Don't kick yourself for bailing out It's appropriate to sell if risk leads to anxiety

Mutual funds

October 11, 1998|By CHICAGO TRIBUNE

In the mettle-testing world of stock market investing, individual participants are coached repeatedly to "Be like Warren."

That's Buffett, of course, the billionaire investor whose buy-and-hold, in-it-for-the-long-term strategy has evolved into the guiding principle of mainstream investment advisers.

All well and good, say several market experts, as long as the average investor doesn't take it to the extreme, holding an ailing-but-beloved investment until it comes to a bitter end.

Particularly in times like these, when the market is volatile and many investors are rethinking their appetite for risk, it is important that mom-and-pop investors realize there are times when selling stocks or mutual funds may be a perfectly appropriate move, experts say.

"As a general trend, we are in favor of long-term investing," said Olivia Barbee, an editor with Chicago-based mutual fund research firm Morningstar Inc. "But you need to be comfortable with your investments.

"If your investments are making you nervous or surprising you, if your losses are too steep -- far more than you can stomach -- then selling may be a good thing," she said. "But use it as a lesson going forward so you do not make the same mistake over and over again."

Knowing when to exit is never easy, even for managers of mutual fund portfolios, whose careers rest on their ability to make intelligent buy-and-sell decisions.

But there are some fundamental factors to weigh, say some fund managers as well as other investment experts. And they all relate to an underlying question: Is your expected return worth the degree of risk you are taking?

To find an answer, you'll need to assess honestly your feelings, holdings and overall market conditions. Sizing up your ability to tolerate the risk associated with your investments is a good starting point.

"When people come in and first do their portfolios, they are real risk-tolerant," noted Gary Mandell, a financial planner in Chicago. "But in the last couple of months, I've gotten a lot of phone calls from people who have decided they are not as risk-tolerant. They had never seen the market go down 500 points in a day."

No need to kick yourself for having a change of heart. Such shifts are experienced even by such investors as Barbee, managing editor of the monthly Morningstar FundInvestor publication.

She said she eliminated two emerging-market funds from her personal portfolio in the first half of this year "when I realized losing 30 percent in a fund in consecutive years was more volatility than I was willing to take on."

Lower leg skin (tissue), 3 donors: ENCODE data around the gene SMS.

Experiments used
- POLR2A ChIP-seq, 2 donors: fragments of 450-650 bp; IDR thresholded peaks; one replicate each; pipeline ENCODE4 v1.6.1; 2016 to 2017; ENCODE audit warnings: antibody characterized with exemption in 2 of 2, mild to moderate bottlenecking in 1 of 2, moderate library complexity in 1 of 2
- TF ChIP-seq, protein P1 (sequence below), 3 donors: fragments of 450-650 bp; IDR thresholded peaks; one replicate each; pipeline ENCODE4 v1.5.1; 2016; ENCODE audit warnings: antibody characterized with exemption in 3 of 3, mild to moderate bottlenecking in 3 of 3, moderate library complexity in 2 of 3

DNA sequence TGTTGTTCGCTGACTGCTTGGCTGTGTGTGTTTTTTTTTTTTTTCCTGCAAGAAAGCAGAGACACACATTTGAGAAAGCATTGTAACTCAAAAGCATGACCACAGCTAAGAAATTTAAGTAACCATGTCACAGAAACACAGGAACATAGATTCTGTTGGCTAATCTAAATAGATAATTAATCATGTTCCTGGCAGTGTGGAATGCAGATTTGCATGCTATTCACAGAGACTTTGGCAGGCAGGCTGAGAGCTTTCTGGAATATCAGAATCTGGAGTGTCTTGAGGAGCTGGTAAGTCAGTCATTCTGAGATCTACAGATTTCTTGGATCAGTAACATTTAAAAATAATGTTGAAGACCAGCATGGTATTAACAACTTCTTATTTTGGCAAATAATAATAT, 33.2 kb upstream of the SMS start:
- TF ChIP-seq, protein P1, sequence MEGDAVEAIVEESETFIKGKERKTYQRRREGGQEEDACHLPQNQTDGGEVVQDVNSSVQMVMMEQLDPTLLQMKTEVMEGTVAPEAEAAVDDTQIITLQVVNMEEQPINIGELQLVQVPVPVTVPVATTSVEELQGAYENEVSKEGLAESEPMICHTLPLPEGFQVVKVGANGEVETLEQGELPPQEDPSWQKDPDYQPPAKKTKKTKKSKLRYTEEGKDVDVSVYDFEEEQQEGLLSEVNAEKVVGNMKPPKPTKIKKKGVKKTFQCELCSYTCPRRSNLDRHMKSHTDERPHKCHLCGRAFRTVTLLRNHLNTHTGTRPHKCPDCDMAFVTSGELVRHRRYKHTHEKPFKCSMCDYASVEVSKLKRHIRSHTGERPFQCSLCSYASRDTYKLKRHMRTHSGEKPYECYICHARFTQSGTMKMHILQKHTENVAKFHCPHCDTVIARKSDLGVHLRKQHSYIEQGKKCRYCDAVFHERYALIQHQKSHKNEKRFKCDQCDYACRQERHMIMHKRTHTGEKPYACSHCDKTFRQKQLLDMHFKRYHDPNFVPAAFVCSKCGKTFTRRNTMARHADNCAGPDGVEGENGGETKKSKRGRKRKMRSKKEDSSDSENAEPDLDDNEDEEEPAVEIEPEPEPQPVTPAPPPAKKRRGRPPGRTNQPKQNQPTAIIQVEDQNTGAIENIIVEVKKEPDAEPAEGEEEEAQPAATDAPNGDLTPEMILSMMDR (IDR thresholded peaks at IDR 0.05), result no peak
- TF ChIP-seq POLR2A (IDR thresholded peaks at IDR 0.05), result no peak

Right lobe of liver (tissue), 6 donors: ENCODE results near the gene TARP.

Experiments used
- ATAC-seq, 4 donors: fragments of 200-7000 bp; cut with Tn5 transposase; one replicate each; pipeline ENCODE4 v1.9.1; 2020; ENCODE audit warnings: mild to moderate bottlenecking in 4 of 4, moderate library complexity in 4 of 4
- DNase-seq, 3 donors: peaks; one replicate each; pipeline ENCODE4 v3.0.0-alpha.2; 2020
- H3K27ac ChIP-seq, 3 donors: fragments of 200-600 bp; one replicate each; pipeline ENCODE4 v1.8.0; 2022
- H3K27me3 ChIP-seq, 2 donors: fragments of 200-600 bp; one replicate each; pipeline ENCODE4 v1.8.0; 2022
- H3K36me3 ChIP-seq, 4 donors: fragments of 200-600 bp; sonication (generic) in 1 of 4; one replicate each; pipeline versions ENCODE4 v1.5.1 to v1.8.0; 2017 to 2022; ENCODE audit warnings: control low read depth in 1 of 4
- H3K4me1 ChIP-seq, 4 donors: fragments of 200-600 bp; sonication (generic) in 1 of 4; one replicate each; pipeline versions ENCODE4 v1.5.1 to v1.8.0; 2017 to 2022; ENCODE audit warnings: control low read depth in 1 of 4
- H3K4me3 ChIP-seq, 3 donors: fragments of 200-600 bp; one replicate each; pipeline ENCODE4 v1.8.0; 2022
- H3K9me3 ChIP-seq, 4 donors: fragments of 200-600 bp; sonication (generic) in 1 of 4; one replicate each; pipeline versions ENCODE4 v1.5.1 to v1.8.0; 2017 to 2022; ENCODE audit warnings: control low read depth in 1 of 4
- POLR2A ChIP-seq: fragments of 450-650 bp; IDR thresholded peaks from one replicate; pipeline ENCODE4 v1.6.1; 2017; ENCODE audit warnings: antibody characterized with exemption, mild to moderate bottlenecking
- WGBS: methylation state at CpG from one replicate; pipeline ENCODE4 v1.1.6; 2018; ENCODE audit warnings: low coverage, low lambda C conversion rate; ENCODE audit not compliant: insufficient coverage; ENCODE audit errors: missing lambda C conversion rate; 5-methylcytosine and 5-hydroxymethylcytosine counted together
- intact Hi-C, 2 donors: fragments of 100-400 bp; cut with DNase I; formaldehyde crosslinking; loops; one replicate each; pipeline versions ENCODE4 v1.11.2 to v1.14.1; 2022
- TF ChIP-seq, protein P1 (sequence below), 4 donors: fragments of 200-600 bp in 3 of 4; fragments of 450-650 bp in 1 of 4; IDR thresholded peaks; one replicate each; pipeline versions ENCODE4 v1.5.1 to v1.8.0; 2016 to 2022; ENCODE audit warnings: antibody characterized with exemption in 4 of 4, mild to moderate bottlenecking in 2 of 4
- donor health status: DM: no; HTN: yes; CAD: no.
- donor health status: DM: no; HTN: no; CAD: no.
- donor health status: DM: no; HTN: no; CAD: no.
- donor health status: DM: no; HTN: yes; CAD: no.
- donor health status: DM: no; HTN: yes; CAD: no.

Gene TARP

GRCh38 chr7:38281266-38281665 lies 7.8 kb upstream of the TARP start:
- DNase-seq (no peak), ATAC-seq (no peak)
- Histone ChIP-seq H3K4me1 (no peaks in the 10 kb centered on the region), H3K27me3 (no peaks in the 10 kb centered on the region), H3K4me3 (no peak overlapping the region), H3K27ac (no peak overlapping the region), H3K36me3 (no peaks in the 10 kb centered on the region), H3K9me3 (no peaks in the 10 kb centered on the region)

Assuming you can stomach the risk in your portfolio, you still may want to consider a change if a specific holding is out of sync with its peer group.

"Any time an investment surprises you, it's a good time to sit back and evaluate why you are holding it," said Barbee, expressing a sentiment echoed by a number of portfolio managers.

"We rethink why we bought a stock in the first place," said Ken Kailin, manager of the Skyline Small Cap Value Plus fund, based in Chicago. "We ask ourselves, 'If we didn't already own it, would we still buy it?' " he said. "If the answer is no, we sell the stock. If the answer -- despite the price coming down -- was we would still buy it, then we'll go in and buy more."

To assess a company's prospects, it is essential to examine its fundamentals, said Kailin and two other portfolio managers interviewed for this report. This means sizing up its financial condition, its management and its competitive position within its industry.

"If you see sales growth slowing, or return on assets or equity declining, these are signs that fundamentals are breaking down," noted David Brady, co-manager of the Stein Roe Young Investor Fund, based in Chicago.

He recently sold Tupperware Corp. and Analog Devices Inc. because he felt weakening demand in troubled Asian markets would damage the companies' returns.

Earnings shortfalls, delays with new products or competitive difficulties all can signal trouble, said Jeffrey Lindsey, manager of the Putnam Growth Opportunities fund, based in Boston.

If fundamentals have changed, or if you misappraised them when you bought in, it's probably time to put aside emotions and give up.

"One of the worst things you can do is hold on and wait for it to go back to your original cost before you sell," said Brady, who also manages the Stein Roe Large Company Focus Fund.

Pub Date: 10/11/98

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